Legend has it that Nero invented the ice cube by throwing boiled water in a glass vessel packed in snow because he was tired of hay in his drinks. (Snow was often stored under straw for use in the warmer months.)
Bernardo Buontalenti - architect to the Medicis - spent the last years of his life in the ice trade in Florence. He is also considered the father of modern ice cream. It is said that he served ice cream for the first time in1459 at the opening banquet of the Belvedere Fortress in Florence.
The Kold-Draft full cube is the "cold standard" in ice. (Most commercial icemakers produce ice too quickly and the cubes are too small, so they melt quickly. They are the only company that offers a machine that produces 1 1/4-inch full cubes.)
The oldest sweet tea recipe (ice tea) in print comes from a community cookbook called Housekeeping in Old Virginia, by Marion Cabell Tyree, published in 1879:
Ice Tea. - After scalding the teapot, put into it one quart of boiling water and two teaspoonfuls green tea. If wanted for supper, do this at breakfast. At dinner time, strain, without stirring, through a tea strainer into a pitcher. Let it stand till tea time and pour into decanters, leaving the sediment in the bottom of the pitcher. Fill the goblets with ice, put two teaspoonfuls granulated sugar in each, and pour the tea over the ice and sugar. A squeeze of lemon will make this delicious and healthful, as it will correct the astringent tendency.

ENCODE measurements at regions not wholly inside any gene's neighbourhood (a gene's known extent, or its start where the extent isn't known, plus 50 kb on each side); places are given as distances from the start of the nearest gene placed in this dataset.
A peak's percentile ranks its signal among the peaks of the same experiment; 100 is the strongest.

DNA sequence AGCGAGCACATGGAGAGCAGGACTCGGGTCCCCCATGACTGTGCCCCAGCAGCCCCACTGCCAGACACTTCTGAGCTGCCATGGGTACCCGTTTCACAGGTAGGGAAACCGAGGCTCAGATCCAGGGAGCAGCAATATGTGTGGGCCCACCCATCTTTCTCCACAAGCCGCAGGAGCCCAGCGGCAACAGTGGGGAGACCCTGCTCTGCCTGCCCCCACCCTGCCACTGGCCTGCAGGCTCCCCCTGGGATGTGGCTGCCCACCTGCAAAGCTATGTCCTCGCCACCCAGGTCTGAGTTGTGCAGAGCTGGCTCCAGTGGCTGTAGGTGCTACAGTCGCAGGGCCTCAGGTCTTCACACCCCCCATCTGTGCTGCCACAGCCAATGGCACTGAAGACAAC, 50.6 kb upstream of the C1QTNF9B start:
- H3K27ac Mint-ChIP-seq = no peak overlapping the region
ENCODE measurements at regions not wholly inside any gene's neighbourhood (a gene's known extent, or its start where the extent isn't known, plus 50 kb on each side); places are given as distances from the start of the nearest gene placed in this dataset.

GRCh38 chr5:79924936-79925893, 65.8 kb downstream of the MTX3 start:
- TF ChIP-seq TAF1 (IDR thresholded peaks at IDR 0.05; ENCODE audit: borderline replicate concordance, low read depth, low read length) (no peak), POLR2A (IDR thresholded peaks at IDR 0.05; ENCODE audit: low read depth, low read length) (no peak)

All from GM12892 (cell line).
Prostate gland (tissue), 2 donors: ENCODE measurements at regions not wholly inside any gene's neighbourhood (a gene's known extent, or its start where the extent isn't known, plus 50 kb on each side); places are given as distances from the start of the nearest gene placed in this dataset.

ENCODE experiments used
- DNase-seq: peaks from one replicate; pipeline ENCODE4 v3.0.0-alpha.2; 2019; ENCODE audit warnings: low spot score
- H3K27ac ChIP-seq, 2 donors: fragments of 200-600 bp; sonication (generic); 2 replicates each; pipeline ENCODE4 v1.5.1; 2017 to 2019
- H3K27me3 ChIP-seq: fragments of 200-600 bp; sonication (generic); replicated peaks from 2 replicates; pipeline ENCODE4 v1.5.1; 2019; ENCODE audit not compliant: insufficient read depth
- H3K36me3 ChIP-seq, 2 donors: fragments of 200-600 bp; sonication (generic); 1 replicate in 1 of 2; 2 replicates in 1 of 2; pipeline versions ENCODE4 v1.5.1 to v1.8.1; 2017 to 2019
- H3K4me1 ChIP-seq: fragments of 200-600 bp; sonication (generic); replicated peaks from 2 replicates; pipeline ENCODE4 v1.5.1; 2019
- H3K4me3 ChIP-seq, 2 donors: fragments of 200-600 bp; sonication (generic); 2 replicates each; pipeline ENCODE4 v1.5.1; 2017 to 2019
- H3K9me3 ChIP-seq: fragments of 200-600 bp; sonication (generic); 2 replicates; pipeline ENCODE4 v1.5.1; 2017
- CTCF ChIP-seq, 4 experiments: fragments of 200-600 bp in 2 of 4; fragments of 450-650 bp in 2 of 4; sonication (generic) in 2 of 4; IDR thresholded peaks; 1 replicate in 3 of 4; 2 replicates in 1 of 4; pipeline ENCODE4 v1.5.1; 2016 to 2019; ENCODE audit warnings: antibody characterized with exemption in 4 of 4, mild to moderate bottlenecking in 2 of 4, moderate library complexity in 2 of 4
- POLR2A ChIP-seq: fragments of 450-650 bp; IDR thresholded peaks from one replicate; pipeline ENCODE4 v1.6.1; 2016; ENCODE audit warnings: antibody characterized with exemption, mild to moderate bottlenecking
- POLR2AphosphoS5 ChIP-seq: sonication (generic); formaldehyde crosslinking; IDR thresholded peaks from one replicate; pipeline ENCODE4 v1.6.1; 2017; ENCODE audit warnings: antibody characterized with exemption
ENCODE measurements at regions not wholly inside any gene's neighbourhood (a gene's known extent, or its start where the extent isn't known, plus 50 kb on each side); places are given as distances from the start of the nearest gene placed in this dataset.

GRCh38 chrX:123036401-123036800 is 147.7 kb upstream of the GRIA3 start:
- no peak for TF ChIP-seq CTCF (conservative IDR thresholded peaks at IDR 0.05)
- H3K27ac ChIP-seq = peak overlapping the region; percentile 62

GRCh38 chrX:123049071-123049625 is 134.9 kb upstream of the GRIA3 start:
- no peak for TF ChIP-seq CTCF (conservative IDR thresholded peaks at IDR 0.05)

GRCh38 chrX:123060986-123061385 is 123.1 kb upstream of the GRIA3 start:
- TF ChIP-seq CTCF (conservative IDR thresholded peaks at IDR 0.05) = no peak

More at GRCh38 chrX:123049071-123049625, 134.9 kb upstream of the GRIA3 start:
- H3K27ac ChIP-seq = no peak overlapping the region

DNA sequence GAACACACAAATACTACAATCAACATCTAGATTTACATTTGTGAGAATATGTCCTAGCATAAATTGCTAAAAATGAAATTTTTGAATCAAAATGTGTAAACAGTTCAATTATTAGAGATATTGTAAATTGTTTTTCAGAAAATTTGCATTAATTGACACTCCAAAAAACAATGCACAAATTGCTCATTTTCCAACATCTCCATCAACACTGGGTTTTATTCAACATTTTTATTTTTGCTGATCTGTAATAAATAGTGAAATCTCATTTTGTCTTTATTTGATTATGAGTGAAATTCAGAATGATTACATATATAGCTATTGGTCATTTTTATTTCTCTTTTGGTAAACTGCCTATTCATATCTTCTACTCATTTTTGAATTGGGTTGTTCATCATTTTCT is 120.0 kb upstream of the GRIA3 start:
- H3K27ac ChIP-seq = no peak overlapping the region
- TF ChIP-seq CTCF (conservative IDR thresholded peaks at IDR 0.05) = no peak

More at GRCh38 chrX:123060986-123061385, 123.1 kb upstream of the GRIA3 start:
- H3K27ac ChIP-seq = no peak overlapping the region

The Chinese had discovered how to conserve naturally formed winter ice for summer use by building icehouses, which were kept cool by evaporation. The harvesting and storage of ice are recorded in a poem of circa 1100 B.C. in the Shih Ching, the famous collection of Food Canons. There is also mention of a festival held when the ice houses were opened for summer use: "In the days of the second month, they hew out the ice. . . in the third month they convey it to the ice houses which they open in those of the fourth, early in the morning, having offered in sacrifice a lamb with scallions."
A fictional ice-nine is featured in Kurt Vonnegut's novel Cat's Cradle. Real Ice IX does not have the properties of Vonnegut's fictional ice-nine ( i.e. the ability to freeze all water on Earth with the introduction of one granule).
All About Glaciers